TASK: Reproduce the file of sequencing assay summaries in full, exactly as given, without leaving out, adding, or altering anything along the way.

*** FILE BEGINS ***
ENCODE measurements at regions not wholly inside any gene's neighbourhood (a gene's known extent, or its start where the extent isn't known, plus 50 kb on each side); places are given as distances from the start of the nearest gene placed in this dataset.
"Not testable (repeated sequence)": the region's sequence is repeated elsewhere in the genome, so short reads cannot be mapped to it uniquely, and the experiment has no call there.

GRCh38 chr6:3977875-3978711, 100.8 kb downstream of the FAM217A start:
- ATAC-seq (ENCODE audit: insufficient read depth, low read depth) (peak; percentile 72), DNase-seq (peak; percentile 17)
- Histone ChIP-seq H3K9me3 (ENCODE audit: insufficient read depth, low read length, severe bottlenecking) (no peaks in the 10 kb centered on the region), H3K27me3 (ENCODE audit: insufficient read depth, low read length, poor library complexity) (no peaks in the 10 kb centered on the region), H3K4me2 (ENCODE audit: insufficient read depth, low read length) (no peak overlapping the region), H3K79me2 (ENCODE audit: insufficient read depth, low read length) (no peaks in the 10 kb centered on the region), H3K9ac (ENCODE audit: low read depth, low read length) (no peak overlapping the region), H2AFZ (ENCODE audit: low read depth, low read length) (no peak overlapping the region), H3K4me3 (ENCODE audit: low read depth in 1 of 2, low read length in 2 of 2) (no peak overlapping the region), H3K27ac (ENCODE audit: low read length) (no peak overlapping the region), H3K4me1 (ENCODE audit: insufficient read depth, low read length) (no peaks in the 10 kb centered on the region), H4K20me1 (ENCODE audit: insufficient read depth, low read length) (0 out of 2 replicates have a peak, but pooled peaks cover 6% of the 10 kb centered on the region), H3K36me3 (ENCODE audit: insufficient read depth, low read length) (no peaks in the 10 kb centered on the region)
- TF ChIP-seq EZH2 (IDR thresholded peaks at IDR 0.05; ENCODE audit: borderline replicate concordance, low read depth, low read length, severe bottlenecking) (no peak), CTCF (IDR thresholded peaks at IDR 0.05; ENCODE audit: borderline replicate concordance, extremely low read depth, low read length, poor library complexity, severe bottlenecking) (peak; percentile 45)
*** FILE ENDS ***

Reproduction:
ENCODE measurements at regions not wholly inside any gene's neighbourhood (a gene's known extent, or its start where the extent isn't known, plus 50 kb on each side); places are given as distances from the start of the nearest gene placed in this dataset.
"Not testable (repeated sequence)": the region's sequence is repeated elsewhere in the genome, so short reads cannot be mapped to it uniquely, and the experiment has no call there.

GRCh38 chr6:3977875-3978711, 100.8 kb downstream of the FAM217A start:
- ATAC-seq (ENCODE audit: insufficient read depth, low read depth) (peak; percentile 72), DNase-seq (peak; percentile 17)
- Histone ChIP-seq H3K9me3 (ENCODE audit: insufficient read depth, low read length, severe bottlenecking) (no peaks in the 10 kb centered on the region), H3K27me3 (ENCODE audit: insufficient read depth, low read length, poor library complexity) (no peaks in the 10 kb centered on the region), H3K4me2 (ENCODE audit: insufficient read depth, low read length) (no peak overlapping the region), H3K79me2 (ENCODE audit: insufficient read depth, low read length) (no peaks in the 10 kb centered on the region), H3K9ac (ENCODE audit: low read depth, low read length) (no peak overlapping the region), H2AFZ (ENCODE audit: low read depth, low read length) (no peak overlapping the region), H3K4me3 (ENCODE audit: low read depth in 1 of 2, low read length in 2 of 2) (no peak overlapping the region), H3K27ac (ENCODE audit: low read length) (no peak overlapping the region), H3K4me1 (ENCODE audit: insufficient read depth, low read length) (no peaks in the 10 kb centered on the region), H4K20me1 (ENCODE audit: insufficient read depth, low read length) (0 out of 2 replicates have a peak, but pooled peaks cover 6% of the 10 kb centered on the region), H3K36me3 (ENCODE audit: insufficient read depth, low read length) (no peaks in the 10 kb centered on the region)
- TF ChIP-seq EZH2 (IDR thresholded peaks at IDR 0.05; ENCODE audit: borderline replicate concordance, low read depth, low read length, severe bottlenecking) (no peak), CTCF (IDR thresholded peaks at IDR 0.05; ENCODE audit: borderline replicate concordance, extremely low read depth, low read length, poor library complexity, severe bottlenecking) (peak; percentile 45)